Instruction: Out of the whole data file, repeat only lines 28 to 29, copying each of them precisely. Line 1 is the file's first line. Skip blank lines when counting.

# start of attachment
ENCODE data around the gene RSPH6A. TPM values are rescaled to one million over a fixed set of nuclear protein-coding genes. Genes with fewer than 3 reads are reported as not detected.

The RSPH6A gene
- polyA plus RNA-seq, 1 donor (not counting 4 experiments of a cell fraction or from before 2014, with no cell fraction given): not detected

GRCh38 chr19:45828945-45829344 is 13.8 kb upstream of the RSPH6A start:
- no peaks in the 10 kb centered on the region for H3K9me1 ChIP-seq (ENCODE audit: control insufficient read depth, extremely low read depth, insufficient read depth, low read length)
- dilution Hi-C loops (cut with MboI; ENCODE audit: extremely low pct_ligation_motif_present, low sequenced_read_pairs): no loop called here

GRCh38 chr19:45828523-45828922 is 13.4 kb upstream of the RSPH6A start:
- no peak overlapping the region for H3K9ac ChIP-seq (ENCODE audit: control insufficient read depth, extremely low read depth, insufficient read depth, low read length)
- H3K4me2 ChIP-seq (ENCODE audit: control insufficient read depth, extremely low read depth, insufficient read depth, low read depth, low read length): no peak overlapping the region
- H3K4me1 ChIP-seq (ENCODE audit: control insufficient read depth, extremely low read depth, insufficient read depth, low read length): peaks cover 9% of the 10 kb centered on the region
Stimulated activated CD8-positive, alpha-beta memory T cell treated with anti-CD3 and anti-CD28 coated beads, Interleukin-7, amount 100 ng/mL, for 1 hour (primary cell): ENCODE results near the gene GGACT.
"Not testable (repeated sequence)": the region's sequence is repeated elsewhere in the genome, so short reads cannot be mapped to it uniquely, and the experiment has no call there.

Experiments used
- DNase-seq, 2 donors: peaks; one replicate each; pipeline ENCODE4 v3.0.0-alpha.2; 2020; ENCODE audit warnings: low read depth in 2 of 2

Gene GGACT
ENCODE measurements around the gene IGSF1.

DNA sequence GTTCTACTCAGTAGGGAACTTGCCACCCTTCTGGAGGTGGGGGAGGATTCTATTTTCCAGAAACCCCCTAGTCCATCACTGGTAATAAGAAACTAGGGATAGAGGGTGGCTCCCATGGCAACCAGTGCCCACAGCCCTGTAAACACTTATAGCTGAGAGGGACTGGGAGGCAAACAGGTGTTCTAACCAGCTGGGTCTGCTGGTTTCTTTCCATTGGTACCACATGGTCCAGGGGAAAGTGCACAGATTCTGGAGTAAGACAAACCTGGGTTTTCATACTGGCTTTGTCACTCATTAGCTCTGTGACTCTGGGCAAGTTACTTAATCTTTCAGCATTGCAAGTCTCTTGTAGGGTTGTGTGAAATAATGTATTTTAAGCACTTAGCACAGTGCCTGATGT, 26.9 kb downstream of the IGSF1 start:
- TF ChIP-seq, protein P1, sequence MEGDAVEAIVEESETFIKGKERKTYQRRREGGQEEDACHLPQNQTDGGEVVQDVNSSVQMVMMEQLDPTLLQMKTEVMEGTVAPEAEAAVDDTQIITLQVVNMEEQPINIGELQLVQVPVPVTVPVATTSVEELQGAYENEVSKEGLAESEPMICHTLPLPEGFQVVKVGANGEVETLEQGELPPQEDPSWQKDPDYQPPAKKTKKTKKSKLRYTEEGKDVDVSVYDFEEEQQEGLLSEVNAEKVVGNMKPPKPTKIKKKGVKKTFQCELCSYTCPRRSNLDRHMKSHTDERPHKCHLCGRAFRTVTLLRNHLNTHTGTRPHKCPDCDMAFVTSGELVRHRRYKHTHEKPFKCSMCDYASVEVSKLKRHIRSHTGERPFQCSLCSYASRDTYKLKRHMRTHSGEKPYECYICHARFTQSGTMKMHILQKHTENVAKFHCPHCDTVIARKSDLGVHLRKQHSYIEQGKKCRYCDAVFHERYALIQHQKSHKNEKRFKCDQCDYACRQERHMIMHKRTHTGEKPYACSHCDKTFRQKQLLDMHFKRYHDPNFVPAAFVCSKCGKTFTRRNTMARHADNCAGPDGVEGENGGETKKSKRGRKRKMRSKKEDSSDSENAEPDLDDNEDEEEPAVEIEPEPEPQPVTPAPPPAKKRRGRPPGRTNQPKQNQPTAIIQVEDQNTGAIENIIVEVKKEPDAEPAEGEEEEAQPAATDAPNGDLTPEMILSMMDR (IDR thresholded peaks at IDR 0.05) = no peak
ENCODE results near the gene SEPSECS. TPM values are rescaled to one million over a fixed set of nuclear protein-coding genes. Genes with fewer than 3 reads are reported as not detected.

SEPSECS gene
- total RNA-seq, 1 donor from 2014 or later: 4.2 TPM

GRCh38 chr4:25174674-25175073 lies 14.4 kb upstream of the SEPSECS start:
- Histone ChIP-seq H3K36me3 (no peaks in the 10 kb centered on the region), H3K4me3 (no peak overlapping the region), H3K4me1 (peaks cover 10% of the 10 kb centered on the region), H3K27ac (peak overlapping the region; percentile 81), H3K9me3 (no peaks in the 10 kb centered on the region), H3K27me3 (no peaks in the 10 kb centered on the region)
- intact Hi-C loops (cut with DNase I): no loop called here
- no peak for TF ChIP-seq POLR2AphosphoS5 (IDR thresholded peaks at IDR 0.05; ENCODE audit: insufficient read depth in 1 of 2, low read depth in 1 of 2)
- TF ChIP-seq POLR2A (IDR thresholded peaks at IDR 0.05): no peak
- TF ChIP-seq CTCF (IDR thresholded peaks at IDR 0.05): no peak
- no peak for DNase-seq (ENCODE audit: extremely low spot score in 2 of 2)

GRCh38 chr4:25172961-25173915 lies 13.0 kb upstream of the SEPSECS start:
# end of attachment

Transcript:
- no peak for DNase-seq (ENCODE audit: extremely low spot score in 2 of 2)

GRCh38 chr4:25172961-25173915 lies 13.0 kb upstream of the SEPSECS start: